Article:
Three subspecies are currently recognized: C. s. stanleyi (Bourcier, 1851), C. s. versigulare (J. T. Zimmer, 1924), and C. s. vulcani (Gould, 1852).
The species has a dark blue and green back and wing feathers, and a dark brown and green body. The crissum (the undertail coverts surrounding the cloaca) is cinnamon with a scaly pattern. A thin green and purple strip is found on the throat and a small part of the breast in males. There is a white line in the corner of the eye, and white down feathers are present near the vent. The needle-like beak, specialized for extracting nectar from small flowers (including the genera Berberis, Gaultheria, Ribes, and Gentiana), is about the same size as the head and black in color. As other hummingbird species, the blue-mantled thornbill also feeds on insects. Total size varies between 11 and 13 cm; the tail is about half as long as the body. Males weigh about 6.2 g and females about 4.5 g. The species breeds during the rainy season, incubating two eggs.
Distribution and habitat
The blue-manteled thornbill generally occurs at altitudes of 3000–4200 m in Ecuador, Bolivia, and Perú, but has also been reported at slightly lower or higher elevations (2200–4500 m). Their area of distribution is approximately 117,000 km2. The species migrates to lower elevations in the rainy season.
The blue-manteled thornbill's habitat is subtropical or tropical moist montane forests and high altitude shrublands, and mainly in subtropical and tropical high altitude grasslands. It does not necessarily depend on the presence of forest, and may be found in páramo grasslands, humid Polylepis woodlands, near jalca vegetation, and in steep rocky terrain. C.s. stanleyi is found on the Andean slopes of Ecuador from Carchi to Azuay; C.s. versigulare on the eastern slopes from Perú south to the Cordillera Carpish (Huánuco), and the western slope of the Cordillera Blanca; and C. s. vulcani on the eastern slopes from south Perú to Cochabamba in Bolivia.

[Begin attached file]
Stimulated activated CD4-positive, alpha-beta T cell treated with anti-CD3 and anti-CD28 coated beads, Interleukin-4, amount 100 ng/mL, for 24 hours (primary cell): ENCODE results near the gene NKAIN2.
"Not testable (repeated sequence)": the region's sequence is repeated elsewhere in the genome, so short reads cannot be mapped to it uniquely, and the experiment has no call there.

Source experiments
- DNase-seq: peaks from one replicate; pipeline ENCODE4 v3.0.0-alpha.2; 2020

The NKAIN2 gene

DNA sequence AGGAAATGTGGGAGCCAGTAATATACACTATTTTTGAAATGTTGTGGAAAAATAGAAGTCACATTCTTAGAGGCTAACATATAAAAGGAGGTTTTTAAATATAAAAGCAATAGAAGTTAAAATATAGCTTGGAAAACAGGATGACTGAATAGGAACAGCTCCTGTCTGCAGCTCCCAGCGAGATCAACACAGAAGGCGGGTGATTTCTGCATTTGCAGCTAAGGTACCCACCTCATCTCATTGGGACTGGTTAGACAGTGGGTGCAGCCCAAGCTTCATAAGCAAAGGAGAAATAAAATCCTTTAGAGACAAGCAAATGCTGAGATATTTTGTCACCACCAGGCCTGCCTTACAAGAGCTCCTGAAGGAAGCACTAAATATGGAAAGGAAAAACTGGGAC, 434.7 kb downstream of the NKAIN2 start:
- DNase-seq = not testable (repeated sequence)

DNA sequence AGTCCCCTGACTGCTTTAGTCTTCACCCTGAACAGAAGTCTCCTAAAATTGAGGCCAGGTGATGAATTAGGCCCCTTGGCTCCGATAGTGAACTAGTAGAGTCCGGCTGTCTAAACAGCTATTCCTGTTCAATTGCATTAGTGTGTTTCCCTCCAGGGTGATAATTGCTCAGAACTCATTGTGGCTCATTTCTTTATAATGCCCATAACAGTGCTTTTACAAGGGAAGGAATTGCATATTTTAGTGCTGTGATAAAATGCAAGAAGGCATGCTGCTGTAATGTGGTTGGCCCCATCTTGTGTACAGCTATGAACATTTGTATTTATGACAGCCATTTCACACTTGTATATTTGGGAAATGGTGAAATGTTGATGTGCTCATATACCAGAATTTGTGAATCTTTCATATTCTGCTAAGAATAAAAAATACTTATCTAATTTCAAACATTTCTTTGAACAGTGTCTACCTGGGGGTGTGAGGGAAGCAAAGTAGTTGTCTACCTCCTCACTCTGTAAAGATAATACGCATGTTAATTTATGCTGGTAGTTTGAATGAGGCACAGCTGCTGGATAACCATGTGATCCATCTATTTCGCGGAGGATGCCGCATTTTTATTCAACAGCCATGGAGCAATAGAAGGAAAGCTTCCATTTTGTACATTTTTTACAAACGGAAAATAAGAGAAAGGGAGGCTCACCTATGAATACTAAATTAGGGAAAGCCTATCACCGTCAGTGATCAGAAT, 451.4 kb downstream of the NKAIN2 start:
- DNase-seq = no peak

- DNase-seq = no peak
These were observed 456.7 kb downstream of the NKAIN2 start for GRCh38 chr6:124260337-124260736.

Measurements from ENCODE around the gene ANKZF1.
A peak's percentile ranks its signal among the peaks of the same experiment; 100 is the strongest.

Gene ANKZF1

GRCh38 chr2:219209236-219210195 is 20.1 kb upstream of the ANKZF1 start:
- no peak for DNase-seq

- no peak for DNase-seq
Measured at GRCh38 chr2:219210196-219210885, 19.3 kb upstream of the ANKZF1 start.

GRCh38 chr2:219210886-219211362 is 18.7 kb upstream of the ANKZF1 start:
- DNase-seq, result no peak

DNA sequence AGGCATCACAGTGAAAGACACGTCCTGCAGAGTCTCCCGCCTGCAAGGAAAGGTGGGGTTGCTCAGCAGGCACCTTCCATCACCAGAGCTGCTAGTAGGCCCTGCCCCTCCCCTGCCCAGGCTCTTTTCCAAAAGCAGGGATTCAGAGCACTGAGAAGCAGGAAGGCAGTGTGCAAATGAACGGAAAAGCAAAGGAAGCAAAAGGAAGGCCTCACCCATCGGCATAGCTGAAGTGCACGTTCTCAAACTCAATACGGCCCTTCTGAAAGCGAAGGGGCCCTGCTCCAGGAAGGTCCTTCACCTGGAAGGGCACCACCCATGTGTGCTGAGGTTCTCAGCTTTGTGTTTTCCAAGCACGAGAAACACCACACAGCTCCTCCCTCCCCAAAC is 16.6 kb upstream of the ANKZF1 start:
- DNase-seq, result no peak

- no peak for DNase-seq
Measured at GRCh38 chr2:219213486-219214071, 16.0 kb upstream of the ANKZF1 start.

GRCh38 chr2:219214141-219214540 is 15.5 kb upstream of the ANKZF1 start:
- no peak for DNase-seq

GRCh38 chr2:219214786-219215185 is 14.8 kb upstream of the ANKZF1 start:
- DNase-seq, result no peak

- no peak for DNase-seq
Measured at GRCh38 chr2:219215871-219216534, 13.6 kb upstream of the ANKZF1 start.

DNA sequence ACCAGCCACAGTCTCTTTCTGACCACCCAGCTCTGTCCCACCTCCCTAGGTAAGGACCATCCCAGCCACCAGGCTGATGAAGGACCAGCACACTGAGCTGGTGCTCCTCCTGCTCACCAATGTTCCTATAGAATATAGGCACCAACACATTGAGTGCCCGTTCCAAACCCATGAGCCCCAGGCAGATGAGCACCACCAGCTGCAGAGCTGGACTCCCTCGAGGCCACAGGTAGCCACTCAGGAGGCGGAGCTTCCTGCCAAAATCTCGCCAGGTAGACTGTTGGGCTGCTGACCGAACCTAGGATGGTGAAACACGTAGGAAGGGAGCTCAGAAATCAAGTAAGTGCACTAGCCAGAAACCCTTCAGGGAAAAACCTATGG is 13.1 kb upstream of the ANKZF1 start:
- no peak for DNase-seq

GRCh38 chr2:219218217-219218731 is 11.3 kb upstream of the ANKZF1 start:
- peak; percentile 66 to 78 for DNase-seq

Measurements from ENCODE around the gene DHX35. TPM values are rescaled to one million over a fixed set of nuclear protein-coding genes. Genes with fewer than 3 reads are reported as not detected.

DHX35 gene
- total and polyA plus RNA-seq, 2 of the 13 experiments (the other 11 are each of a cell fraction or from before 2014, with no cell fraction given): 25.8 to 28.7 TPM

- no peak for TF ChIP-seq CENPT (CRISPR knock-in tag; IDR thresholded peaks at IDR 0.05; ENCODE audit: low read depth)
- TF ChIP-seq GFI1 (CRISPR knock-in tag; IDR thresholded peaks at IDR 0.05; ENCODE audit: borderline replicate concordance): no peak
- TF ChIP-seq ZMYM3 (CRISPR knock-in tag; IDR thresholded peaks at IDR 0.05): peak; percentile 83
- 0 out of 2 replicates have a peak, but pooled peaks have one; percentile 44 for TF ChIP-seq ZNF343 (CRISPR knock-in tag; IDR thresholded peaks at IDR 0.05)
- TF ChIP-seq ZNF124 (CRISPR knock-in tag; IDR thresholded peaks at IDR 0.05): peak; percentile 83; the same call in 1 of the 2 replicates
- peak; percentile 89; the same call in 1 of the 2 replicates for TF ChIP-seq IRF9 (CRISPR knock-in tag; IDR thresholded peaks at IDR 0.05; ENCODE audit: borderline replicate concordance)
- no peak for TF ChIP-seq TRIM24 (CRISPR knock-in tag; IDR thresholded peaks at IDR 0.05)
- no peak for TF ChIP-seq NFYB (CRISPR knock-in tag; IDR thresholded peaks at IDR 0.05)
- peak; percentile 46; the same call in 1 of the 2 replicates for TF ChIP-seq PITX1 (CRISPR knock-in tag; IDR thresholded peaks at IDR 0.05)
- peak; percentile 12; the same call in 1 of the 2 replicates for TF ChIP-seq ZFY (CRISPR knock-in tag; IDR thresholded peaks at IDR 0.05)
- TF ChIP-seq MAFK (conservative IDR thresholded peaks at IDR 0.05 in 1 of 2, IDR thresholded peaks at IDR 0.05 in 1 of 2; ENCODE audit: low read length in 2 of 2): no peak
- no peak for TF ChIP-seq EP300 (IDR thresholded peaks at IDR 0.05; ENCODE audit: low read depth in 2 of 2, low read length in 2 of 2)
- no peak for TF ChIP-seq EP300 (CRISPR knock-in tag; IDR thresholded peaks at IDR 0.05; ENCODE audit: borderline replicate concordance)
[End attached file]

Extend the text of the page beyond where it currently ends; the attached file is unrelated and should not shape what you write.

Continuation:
The blue-mantled thornbill has been classified as Least Concern by the IUCN based on its wide distribution and large population numbers. However, populations are decreasing mainly due to habitat loss driven by deforestation for agricultural expansion and logging mainly of Polylepis woods.
- BirdLife International (2012). "Chalcostigma stanleyi". IUCN Red List of Threatened Species. Version 2013.2. International Union for Conservation of Nature. Retrieved 26 November 2013.
- "Chalcostigma stanleyi versigulare". Avibase. Retrieved 2016-09-30.
- McMullan, Miles; Navarrete, Lelis (2013). Fieldbook of the Birds of Ecuador. Quito, Ecuador: Jocotoco. p. 80. ISBN 978 0982 7615 33.
- "Blue-mantled Thornbill (Chalcostigma stanleyi)". Handbook of the Birds of the World. Retrieved 2016-09-30.
- Graham, Catherine; Parra, Juan; Rahbek, Carsten; McGuire, Jimmy (2009). "Phylogenetic Structure in Tropical Hummingbird Communities". 106. National Academy of Sciences. JSTOR 25593253. Cite journal requires
- Vogt, C. (2006). "High-elevation records of bird species from Rucu Pichincha Volcano, Ecuador". Cotinga. 26: 81–83.
- "Blue-mantled Thornbill (Chalcostigma stanleyi)". BirdLife International. Retrieved 2016-09-30.
- "Blue-mantled Thornbill (Chalcostigma stanleyi)". Cornell Lab of Ornithology - Neotropical Birds. Retrieved 2016-09-30.